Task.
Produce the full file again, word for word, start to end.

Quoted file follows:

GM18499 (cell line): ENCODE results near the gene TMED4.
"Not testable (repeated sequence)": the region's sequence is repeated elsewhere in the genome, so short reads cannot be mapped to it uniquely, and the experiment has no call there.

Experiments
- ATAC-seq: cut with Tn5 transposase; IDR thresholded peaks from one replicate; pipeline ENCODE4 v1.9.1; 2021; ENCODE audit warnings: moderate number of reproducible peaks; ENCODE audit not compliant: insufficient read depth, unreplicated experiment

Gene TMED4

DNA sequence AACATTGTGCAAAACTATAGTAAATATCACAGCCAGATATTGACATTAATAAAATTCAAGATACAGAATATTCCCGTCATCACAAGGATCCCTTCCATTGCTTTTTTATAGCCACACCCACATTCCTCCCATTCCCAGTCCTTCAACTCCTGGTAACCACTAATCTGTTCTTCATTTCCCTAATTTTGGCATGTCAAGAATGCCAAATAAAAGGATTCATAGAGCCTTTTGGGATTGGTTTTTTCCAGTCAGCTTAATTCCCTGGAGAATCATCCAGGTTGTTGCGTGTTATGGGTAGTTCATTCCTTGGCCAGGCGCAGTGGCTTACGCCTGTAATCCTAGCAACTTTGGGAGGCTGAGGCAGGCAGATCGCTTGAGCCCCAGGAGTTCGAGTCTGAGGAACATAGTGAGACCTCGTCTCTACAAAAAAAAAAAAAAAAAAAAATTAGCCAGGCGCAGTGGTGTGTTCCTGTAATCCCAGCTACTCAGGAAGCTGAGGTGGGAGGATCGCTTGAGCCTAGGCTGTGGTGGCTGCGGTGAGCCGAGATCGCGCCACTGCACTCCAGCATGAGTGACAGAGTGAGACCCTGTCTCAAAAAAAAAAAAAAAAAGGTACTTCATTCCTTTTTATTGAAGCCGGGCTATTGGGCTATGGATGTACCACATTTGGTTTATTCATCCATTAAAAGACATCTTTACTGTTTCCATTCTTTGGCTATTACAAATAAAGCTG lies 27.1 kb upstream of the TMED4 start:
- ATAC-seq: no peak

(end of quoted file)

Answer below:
GM18499 (cell line): ENCODE results near the gene TMED4.
"Not testable (repeated sequence)": the region's sequence is repeated elsewhere in the genome, so short reads cannot be mapped to it uniquely, and the experiment has no call there.

Experiments
- ATAC-seq: cut with Tn5 transposase; IDR thresholded peaks from one replicate; pipeline ENCODE4 v1.9.1; 2021; ENCODE audit warnings: moderate number of reproducible peaks; ENCODE audit not compliant: insufficient read depth, unreplicated experiment

Gene TMED4

DNA sequence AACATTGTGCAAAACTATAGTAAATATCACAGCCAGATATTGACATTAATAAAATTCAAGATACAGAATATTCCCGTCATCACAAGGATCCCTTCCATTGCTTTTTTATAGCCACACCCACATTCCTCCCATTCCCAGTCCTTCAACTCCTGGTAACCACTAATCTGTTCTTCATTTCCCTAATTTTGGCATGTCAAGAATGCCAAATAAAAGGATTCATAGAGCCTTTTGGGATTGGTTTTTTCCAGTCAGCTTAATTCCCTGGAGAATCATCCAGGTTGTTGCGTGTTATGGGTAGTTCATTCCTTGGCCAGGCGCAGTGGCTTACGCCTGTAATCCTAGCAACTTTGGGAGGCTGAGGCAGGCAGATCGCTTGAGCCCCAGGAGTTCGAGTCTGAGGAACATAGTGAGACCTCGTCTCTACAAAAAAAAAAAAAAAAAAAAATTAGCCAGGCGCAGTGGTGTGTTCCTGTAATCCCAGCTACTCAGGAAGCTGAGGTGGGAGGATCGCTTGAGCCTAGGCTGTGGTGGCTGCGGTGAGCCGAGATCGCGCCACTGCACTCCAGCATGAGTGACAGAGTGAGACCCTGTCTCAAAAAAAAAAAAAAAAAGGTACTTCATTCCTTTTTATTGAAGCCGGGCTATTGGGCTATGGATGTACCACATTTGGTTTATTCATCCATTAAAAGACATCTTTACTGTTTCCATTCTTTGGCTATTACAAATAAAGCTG lies 27.1 kb upstream of the TMED4 start:
- ATAC-seq: no peak